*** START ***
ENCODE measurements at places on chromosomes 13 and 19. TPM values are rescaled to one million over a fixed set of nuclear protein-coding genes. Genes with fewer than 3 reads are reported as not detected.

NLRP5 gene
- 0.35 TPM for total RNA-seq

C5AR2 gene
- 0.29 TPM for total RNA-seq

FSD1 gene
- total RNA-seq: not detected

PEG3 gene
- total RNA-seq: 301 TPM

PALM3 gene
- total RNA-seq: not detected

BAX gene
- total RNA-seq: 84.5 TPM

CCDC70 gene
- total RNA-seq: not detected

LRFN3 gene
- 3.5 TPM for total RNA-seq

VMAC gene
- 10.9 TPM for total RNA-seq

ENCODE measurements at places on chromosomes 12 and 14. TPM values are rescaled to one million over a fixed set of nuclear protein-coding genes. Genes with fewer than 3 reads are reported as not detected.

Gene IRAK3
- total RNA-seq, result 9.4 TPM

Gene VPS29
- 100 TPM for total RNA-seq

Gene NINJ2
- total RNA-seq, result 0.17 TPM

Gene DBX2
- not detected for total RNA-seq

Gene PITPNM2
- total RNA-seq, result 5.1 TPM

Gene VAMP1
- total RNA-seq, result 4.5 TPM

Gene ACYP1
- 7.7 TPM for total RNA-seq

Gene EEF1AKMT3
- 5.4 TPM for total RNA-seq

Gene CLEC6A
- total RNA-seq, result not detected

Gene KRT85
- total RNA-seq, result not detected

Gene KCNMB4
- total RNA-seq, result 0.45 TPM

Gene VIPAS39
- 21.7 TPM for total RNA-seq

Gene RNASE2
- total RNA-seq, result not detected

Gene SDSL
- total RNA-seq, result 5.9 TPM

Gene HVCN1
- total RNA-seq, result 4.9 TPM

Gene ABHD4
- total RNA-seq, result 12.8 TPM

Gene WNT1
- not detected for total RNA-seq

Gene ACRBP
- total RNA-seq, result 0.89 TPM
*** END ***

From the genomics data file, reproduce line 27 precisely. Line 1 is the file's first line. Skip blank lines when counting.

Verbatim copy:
Gene DBX2